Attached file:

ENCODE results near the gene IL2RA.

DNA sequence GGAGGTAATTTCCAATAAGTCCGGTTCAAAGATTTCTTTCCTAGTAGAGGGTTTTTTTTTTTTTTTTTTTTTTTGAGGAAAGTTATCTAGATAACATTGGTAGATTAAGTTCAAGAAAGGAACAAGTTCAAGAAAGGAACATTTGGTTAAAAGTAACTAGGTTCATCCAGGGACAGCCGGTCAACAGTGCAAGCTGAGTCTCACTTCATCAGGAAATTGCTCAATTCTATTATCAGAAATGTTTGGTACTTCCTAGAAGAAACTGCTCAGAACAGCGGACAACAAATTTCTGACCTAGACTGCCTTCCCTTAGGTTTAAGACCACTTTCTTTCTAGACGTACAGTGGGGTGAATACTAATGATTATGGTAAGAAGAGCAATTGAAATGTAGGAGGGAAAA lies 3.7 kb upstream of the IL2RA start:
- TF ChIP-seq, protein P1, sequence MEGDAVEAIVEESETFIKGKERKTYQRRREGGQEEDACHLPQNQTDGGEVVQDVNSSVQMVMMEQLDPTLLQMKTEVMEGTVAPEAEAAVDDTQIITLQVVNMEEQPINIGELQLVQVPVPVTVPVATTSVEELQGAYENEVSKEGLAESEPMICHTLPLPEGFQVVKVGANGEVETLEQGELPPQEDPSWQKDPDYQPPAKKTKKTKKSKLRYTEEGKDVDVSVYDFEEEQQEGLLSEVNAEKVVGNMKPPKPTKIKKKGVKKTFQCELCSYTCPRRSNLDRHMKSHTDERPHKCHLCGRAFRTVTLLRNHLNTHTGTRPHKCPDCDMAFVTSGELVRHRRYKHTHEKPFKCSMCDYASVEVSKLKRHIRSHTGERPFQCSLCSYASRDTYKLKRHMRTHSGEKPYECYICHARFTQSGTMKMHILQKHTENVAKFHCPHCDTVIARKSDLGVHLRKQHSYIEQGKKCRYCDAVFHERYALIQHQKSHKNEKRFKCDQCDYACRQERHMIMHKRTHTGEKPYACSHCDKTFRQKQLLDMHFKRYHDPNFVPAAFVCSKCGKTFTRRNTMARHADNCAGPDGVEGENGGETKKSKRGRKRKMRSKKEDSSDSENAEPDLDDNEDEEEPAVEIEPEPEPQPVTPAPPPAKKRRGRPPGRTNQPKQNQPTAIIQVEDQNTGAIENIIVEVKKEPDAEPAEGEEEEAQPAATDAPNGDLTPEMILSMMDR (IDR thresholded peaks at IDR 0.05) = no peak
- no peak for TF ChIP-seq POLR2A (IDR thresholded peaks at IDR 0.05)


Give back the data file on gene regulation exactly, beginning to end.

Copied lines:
ENCODE results near the gene IL2RA.

DNA sequence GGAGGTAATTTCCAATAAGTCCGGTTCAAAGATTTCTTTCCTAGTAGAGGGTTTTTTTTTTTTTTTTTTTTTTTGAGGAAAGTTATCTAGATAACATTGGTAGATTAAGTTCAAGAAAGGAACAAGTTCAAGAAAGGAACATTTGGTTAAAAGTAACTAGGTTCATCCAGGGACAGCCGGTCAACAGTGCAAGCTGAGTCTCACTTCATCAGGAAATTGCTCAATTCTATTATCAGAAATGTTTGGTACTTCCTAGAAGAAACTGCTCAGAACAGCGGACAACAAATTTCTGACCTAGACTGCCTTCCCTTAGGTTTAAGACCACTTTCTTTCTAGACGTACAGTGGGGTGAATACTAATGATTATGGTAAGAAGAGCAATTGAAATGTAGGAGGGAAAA lies 3.7 kb upstream of the IL2RA start:
- TF ChIP-seq, protein P1, sequence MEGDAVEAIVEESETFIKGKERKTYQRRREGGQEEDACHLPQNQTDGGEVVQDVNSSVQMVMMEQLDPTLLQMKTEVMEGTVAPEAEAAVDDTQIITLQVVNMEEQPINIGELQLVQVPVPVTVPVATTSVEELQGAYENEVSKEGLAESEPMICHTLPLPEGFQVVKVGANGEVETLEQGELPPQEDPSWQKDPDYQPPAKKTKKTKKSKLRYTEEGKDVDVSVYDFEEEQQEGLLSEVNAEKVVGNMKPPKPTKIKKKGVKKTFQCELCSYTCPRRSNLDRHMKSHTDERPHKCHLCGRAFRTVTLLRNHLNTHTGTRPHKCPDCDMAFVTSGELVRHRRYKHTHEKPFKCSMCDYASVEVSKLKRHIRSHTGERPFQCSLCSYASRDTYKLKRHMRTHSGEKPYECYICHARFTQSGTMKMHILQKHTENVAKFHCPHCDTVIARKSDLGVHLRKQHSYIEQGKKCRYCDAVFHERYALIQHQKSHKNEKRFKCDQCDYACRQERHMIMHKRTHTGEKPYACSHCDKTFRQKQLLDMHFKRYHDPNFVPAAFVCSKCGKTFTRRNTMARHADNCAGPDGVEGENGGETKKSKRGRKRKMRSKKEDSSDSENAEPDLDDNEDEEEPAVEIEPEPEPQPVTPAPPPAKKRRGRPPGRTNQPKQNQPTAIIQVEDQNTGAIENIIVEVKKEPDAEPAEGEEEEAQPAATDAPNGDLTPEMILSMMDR (IDR thresholded peaks at IDR 0.05) = no peak
- no peak for TF ChIP-seq POLR2A (IDR thresholded peaks at IDR 0.05)